oa South African Journal of Science - Microbial flora associated with South African household kefir : research letter

Volume 99, Issue 1-2
  • ISSN : 0038-2353
  • E-ISSN: 1996-7489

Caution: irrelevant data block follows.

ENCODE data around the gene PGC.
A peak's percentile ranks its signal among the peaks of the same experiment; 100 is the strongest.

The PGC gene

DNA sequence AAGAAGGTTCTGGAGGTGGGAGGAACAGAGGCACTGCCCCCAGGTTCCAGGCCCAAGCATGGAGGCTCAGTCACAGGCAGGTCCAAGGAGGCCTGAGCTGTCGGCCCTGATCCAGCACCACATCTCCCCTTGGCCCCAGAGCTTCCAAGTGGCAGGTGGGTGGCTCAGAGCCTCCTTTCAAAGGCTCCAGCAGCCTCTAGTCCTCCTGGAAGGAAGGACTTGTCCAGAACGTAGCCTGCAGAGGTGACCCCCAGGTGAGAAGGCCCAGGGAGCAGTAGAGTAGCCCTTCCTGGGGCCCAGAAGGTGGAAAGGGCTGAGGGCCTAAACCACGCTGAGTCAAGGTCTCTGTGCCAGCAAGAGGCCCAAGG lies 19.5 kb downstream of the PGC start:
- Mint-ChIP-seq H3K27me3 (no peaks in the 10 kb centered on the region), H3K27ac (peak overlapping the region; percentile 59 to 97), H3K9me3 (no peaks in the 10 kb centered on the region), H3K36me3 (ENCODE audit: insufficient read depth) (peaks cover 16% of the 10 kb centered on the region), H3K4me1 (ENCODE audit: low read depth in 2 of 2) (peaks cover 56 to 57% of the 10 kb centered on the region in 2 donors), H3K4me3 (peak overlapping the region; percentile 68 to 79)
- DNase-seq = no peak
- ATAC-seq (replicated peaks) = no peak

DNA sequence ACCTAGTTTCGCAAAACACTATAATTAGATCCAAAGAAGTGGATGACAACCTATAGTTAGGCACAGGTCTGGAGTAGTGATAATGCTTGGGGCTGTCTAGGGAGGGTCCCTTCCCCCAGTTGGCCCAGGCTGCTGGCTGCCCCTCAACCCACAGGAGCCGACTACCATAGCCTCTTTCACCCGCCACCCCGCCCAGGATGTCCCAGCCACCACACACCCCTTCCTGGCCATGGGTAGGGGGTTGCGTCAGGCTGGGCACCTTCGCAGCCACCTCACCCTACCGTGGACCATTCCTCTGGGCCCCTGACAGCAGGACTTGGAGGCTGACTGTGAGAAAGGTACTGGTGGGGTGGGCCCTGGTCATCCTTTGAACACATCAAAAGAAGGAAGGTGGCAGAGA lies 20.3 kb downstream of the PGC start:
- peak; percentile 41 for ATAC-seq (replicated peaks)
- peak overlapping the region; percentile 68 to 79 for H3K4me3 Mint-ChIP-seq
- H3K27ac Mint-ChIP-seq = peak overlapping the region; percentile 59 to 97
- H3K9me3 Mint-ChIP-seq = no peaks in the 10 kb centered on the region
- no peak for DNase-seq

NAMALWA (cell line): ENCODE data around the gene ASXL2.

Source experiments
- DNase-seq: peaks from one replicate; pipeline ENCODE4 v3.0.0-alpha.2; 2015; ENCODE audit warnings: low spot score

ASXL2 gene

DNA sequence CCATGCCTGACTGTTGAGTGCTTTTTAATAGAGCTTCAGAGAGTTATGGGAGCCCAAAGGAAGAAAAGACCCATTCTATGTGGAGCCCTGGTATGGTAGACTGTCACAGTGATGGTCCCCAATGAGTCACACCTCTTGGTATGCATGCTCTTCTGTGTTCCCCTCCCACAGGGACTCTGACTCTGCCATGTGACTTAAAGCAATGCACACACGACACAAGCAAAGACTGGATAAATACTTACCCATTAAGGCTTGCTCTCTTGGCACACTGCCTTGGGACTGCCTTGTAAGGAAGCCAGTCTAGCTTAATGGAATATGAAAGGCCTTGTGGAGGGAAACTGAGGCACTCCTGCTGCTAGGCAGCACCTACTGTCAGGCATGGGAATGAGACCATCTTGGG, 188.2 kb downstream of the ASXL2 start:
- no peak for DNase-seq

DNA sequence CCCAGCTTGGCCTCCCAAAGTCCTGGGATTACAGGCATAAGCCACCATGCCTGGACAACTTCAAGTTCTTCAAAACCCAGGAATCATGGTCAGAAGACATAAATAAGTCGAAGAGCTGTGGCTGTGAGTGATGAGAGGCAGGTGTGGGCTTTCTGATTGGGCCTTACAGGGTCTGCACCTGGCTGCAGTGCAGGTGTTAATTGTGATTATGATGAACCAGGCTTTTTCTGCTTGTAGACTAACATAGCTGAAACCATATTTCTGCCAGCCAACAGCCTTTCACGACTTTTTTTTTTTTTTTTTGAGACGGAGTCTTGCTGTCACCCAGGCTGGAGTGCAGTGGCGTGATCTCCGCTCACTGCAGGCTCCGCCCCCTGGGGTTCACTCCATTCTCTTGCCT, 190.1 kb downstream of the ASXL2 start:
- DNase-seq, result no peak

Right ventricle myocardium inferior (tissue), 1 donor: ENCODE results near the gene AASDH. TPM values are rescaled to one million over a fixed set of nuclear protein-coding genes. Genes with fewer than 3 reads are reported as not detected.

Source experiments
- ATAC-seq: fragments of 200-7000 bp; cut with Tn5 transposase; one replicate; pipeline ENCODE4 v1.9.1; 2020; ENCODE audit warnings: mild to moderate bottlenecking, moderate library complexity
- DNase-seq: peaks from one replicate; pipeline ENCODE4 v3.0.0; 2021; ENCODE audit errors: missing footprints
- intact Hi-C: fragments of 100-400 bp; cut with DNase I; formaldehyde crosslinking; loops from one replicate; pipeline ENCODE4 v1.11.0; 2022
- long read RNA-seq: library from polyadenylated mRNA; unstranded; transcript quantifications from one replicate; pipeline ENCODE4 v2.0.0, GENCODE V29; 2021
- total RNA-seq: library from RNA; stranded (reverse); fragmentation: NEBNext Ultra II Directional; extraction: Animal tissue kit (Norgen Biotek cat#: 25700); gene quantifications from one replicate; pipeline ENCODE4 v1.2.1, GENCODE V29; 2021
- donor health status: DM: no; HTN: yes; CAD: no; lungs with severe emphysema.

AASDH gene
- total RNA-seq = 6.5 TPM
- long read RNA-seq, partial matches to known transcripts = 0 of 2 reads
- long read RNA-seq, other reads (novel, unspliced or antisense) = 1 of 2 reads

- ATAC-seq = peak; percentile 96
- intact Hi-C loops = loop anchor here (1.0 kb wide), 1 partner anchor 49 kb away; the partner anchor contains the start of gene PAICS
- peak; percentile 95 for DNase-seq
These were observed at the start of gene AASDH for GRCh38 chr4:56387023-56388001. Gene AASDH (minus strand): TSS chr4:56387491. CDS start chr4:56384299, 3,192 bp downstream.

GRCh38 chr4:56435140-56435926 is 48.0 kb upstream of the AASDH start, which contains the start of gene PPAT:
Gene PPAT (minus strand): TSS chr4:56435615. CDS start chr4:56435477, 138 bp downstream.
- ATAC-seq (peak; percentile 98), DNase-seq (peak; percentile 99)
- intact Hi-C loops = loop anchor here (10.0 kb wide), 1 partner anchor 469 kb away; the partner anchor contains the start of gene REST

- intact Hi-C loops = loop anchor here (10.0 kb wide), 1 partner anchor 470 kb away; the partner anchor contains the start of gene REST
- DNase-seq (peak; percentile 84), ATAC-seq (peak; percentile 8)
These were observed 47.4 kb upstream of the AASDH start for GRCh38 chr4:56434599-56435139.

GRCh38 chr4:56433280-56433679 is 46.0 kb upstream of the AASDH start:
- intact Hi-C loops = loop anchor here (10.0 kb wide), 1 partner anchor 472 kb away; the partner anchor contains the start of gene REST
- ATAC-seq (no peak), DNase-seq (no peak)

The production of kefir relies on the symbiosis between yeasts, lactobacilli and streptococci. The presence of variable fermenting microflora, however, may be a constraint in producing consistent quality. Consequently, we attempted a systematic study of the microbial diversity (with special emphasis on the presence of yeasts) associated with kefir grains from different regions in South Africa. Yeasts were isolated, identified and enumerated from kefir, fermented by different indigenous kefir grains collected throughout the country. All the samples revealed relatively high yeast populations, with counts exceeding 1 × 10&lt;sup&gt;8&lt;/sup&gt; cfu ml<sup>-1</sup>. <i>Kluyveromyces marxianus, Saccharomyces cerevisiae&lt;/i&gt; and <i>Kluyveromyces lactis&lt;/i&gt; were the dominant yeast species isolated. Other species encountered were <i>Saccharomyces unisporus, Zygosaccharomyces rouxii&lt;/i&gt; (formerly <i>Saccharomyces rouxii</i>), <i>Torulaspora delbrueckii&lt;/i&gt; and <i>Debaryomyces hansenii</i>. The yeast population of traditional South African kefir grains is relatively varied, consisting of non-lactose and lactose-fermenting species, with the latter group dominant. Furthermore, the different kefir grains each hosted a distinct group of microorganisms.

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